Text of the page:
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Observation Letter
89 (
); 106-109

Metastatic anaplastic large cell lymphoma of the omentum presenting as an ulcerated nodule on the back

Department of Dermatology, Universidad Nacional de Córdoba, Argentina
Department of Pathology, Universidad Nacional de Córdoba, Argentina
Corresponding author: Dr. Jimena Agostina Miranda, Department of Dermatology, Hospital Nacional de Clínicas, Santa Rosa 1564, X5000 ETF, Córdoba, Argentina,
This is an open-access article distributed under the terms of the Creative Commons Attribution-Non Commercial-Share Alike 4.0 License, which allows others to remix, transform, and build upon the work non-commercially, as long as the author is credited and the new creations are licensed under the identical terms.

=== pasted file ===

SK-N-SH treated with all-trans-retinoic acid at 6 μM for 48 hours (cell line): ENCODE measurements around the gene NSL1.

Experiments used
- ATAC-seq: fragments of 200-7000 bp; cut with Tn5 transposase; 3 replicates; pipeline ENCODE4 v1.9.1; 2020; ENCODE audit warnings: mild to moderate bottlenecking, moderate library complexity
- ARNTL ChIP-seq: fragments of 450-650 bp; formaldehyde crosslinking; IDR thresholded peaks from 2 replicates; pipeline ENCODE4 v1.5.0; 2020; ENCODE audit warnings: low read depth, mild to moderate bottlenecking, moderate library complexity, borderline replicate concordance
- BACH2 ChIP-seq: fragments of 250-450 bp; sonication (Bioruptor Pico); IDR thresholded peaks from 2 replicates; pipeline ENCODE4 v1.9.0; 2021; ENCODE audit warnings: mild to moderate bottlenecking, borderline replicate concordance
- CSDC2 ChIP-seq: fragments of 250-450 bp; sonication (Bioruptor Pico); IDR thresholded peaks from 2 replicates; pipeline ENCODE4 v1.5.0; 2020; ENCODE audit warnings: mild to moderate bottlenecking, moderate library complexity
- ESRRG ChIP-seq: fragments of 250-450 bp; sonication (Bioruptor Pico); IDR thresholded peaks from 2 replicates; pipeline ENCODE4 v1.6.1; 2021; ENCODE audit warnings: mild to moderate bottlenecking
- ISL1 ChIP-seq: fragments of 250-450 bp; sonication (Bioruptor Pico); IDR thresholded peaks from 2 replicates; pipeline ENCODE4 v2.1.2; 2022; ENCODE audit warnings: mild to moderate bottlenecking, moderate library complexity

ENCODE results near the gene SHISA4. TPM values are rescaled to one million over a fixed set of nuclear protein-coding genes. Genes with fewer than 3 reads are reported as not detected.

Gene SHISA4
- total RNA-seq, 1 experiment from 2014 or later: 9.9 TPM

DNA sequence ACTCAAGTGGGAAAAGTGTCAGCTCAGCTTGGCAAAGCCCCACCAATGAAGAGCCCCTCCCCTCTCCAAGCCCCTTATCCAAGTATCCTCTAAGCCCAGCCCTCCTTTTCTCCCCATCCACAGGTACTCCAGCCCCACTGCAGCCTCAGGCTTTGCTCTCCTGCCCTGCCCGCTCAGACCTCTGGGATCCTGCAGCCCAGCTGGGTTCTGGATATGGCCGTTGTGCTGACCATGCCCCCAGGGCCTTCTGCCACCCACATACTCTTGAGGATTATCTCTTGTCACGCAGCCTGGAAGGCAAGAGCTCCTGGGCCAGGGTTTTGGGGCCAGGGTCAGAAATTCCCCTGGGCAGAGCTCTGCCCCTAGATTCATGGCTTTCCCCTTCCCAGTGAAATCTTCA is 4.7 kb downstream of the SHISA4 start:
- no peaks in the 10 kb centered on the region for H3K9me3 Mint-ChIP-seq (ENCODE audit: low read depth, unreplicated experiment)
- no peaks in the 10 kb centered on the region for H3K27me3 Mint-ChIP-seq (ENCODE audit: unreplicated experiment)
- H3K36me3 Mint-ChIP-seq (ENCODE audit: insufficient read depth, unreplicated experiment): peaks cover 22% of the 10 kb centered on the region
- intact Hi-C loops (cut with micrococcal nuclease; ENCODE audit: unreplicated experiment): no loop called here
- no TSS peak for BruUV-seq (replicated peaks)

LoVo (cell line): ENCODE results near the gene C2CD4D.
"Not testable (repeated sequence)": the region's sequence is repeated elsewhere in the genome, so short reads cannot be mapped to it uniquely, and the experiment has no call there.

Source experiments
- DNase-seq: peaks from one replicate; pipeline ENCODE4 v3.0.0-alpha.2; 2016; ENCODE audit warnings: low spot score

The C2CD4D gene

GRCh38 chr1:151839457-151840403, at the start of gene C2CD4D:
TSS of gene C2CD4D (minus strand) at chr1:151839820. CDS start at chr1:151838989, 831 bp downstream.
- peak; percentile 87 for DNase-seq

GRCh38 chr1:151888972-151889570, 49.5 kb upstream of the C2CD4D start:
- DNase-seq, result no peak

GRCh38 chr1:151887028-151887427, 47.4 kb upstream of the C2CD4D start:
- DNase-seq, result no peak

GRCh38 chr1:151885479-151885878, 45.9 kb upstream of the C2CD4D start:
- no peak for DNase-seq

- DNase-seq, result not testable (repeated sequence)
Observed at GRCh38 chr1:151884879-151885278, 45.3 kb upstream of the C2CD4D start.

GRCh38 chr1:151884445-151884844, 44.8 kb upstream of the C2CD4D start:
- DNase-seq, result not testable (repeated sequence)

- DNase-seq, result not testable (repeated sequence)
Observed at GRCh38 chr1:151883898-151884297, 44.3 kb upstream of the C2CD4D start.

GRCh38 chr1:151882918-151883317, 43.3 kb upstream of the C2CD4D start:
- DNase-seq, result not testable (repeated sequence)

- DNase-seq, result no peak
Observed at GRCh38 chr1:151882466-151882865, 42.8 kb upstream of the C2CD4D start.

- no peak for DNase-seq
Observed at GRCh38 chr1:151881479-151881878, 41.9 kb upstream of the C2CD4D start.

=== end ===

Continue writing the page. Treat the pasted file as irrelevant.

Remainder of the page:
How to cite this article: Miranda JA, Elías MB, Mazzotta MM, Zalazar ÉV. Metastatic anaplastic large cell lymphoma of the omentum presenting as an ulcerated nodule on the back. Indian J Dermatol Venereol Leprol 2023;89:106-9.


Anaplastic lymphoma kinase (ALK)-negative anaplastic large-cell lymphoma is a rare peripheral T-cell non-Hodgkin lymphoma that belongs to the group of CD30-positive lymphoproliferative disorders and tends to affect adults over the age of 40 with a bad prognosis.1-3 It involves the lymph nodes and extranodal sites, but the involvement of the omentum as the primary site is rare. In ALK-negative anaplastic large-cell lymphoma patients, skin is one of the most common sites of spread. Secondary cutaneous lesions may be difficult to differentiate from primary cutaneous anaplastic large cell lymphoma.1,4

Herein, we describe an unusual case of a 67-year-old woman who presented with an ulcerated lesion on the back as secondary cutaneous involvement of primary ALK-negative anaplastic large-cell lymphoma of the omentum.